Everyone must submit to governing authorities. For all authority comes from God, and those in positions of authority have been placed there by God. 2 So anyone who rebels against authority is rebelling against what God has instituted, and they will be punished. 3 For the authorities do not strike fear in people who are doing right, but in those who are doing wrong.
Here are six thoughts that can help us interpret his passage (The rule is, we interpret Scripture via Scripture).
- Typically governments are to do good and punish the wicked. If we reject government, we end up with anarchy. In Judges, 17:6, “those days Israel had no king; all the people did whatever seemed right in their own eyes” It was not a good time for Israel…ultimately they clamored for a King (Saul).
- Jesus said, "My kingdom is not of this world" (John 18:36). However, God is fully involved in the affairs of nations. Jesus submitted to the governing authority of His time (Pontius Pilot) and allowed an unjust arrest but to what purpose? God’s ultimately higher plan.
- Even when laws are unjust or unfair, we are not to rebel against the authority (to the point of anarchy), but obey the laws and typically work within the system for justice and mercy. Are there some laws that are unjust? Yes, and it was true during Paul’s day; but Paul sent a runaway slave back to his Christian master (Philemon 1:17), and provided specific instructions to both masters and slaves in his epistles to Ephesus and Colossae.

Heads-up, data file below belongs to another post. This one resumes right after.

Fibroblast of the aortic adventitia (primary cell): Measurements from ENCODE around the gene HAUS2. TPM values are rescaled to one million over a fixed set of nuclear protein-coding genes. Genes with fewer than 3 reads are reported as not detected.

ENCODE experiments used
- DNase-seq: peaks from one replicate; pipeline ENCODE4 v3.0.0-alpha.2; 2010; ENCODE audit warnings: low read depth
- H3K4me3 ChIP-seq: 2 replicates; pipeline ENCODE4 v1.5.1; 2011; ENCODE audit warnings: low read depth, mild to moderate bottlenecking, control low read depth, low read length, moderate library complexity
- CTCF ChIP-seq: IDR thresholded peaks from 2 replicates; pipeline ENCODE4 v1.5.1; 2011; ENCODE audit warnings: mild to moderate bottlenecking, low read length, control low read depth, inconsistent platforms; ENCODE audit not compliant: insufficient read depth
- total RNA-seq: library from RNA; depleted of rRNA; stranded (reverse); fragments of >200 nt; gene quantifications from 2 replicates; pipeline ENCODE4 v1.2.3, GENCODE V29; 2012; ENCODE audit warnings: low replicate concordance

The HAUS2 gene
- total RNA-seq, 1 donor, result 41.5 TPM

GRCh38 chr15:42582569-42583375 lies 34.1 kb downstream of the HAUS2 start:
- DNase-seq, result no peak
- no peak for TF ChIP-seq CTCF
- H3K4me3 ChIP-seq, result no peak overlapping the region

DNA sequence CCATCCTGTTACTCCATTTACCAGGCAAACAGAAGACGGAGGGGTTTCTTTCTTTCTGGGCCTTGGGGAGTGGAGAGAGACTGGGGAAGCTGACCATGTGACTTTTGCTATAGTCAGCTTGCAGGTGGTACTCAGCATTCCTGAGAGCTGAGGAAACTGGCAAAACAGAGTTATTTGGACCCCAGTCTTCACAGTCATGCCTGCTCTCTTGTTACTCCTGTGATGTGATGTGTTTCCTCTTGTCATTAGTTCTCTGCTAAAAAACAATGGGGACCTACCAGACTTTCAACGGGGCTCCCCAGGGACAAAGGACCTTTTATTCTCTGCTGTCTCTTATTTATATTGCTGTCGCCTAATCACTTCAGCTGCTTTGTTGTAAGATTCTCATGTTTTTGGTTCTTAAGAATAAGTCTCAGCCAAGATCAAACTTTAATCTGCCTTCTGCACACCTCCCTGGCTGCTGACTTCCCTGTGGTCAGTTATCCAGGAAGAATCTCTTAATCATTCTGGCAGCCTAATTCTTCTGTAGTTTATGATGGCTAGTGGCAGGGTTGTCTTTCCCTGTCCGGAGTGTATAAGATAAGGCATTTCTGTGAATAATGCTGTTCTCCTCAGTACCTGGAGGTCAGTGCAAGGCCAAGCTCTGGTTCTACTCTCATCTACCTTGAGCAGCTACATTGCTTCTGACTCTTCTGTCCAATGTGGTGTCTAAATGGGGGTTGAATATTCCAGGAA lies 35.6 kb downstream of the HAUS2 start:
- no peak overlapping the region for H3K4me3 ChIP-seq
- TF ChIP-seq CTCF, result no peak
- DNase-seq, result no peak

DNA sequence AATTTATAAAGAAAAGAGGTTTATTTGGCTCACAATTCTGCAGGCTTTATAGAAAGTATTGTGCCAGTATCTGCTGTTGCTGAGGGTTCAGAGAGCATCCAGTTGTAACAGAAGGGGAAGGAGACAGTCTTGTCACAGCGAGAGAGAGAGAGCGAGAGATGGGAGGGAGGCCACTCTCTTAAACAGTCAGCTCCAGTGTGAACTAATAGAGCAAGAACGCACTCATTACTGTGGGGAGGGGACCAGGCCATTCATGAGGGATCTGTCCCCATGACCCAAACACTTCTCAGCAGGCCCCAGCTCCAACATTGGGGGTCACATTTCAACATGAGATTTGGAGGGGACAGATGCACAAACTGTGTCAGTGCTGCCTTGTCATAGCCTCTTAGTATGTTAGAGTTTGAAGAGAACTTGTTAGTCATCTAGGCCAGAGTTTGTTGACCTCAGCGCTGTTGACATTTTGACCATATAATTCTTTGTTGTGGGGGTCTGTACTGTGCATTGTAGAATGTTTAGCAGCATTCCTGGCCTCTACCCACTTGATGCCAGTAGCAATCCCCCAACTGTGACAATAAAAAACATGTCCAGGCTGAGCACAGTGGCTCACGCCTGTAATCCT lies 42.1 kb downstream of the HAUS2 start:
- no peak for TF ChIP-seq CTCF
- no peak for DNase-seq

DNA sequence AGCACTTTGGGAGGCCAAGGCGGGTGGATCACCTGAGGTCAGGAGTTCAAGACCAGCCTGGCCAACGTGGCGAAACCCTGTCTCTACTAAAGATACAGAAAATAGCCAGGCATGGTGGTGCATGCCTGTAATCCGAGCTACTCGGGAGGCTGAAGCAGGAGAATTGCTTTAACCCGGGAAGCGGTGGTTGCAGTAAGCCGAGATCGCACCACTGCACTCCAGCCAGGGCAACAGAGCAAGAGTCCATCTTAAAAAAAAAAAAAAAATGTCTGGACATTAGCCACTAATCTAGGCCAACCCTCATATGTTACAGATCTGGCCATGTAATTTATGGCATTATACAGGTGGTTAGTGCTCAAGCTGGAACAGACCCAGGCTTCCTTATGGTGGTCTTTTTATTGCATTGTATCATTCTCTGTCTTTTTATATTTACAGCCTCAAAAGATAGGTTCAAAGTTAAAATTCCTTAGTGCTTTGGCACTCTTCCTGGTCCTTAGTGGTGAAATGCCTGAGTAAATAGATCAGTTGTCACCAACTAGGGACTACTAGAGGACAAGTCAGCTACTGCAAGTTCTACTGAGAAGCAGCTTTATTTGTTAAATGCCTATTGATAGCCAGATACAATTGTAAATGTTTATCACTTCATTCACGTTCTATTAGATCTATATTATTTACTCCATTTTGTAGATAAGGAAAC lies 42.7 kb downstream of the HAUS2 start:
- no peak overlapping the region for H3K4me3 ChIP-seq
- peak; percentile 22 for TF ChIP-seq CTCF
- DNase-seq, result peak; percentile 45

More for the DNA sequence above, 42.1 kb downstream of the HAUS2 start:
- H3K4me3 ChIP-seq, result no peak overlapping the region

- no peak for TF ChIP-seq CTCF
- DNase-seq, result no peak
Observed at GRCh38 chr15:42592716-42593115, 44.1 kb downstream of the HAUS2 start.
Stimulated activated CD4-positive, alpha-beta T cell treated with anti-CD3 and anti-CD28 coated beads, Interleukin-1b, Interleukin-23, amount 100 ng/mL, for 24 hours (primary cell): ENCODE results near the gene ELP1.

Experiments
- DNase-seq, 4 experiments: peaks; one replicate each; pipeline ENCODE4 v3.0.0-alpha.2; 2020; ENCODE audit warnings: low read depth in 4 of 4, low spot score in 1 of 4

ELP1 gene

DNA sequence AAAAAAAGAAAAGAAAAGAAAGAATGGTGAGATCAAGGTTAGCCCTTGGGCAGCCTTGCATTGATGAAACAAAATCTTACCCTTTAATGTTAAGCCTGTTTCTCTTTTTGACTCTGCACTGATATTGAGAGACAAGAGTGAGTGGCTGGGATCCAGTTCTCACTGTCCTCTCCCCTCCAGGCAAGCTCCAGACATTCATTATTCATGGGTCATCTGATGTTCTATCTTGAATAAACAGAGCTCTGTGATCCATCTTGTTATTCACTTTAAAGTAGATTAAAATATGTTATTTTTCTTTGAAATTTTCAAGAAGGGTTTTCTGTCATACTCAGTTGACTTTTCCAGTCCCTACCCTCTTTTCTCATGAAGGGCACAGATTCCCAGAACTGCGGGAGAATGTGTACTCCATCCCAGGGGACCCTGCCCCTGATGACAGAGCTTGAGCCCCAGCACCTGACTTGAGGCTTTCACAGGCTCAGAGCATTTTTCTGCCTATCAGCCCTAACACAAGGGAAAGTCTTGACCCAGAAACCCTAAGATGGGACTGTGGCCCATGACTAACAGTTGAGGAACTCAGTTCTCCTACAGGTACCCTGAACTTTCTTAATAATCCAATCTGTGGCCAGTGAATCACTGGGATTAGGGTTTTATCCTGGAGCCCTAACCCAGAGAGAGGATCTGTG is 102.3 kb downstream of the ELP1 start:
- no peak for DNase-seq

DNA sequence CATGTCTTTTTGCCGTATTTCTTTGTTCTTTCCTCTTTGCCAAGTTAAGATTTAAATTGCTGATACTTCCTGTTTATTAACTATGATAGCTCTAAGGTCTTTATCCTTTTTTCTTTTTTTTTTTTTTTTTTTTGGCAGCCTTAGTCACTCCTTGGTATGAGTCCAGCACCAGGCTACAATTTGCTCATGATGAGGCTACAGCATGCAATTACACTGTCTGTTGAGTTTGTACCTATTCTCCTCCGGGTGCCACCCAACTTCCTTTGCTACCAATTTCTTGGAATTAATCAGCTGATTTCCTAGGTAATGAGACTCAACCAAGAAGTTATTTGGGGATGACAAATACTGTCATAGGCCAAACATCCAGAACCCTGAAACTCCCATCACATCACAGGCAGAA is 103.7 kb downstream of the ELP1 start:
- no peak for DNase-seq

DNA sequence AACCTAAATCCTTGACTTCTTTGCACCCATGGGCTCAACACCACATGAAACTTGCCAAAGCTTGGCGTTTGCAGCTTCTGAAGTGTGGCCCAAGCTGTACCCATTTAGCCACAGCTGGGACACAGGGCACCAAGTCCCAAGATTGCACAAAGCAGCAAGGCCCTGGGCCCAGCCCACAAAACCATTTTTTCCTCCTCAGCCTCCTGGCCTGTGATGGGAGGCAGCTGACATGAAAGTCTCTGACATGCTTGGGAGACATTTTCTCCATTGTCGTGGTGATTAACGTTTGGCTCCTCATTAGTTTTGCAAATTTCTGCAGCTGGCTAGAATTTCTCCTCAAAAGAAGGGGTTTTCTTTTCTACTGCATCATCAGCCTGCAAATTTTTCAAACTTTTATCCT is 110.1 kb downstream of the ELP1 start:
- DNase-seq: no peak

- Benjamin Franklin's statement: "God governs in the affairs of men" was fully embraced by those leaders of the colonial government of the time…at the time of a revolution. His statement is fully reflected in Jer. 27:5-7:
"It is I who by my great power and my outstretched arm have made the earth, with the men and animals that are on the earth, and I give it to whomever it seems right to me. Now I have given all these lands into the hand of Nebuchadnezzar, the king of Babylon, my servant, and I have given him also the beasts of the field to serve him. All the nations shall serve him and his son and his grandson, until the time of his own land comes; then many nations and great kings shall make him their slave."
- Submission, however, does not rule out criticism or working for change within the government The American Revolution was led by many Christians who were well aware of Romans 13, a passage often described as the “Rule of Kings” and they generally were taught by their Biblical scholars that Romans 13 meant they were not to overthrow government as an institution and live in anarchy. Today as well as then, it would be rare that the passage be interpreted to mean that Christians are to submit to every civil law.
- We are to pray for our leaders (1 Timothy 2:1-4), however, that doesn't mean that we don't have to always be polite in the way we talk about them. Jesus called Herod, "that fox", (Luke 13:32) not a very complimentary term, but likely a pretty good use of the word.
- Note that in the "Hall of Faith" in Hebrews 11, many of those who were included and identified as heroes of the faith were guilty not submitting to government--including Daniel, his friends, Shadrack Meshack and Abendigo, the Hebrew women who allowed the little Hebrew boys to live and Moses, the Lawgiver. The Apostles, in Acts 4 & 5 also said they would obey God rather than the governing authorities.